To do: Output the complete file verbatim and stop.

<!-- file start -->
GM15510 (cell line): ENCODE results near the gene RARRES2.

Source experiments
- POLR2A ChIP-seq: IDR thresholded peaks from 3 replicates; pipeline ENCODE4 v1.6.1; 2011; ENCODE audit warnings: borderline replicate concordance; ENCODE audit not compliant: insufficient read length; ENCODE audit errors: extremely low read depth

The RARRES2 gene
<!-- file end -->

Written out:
GM15510 (cell line): ENCODE results near the gene RARRES2.

Source experiments
- POLR2A ChIP-seq: IDR thresholded peaks from 3 replicates; pipeline ENCODE4 v1.6.1; 2011; ENCODE audit warnings: borderline replicate concordance; ENCODE audit not compliant: insufficient read length; ENCODE audit errors: extremely low read depth

The RARRES2 gene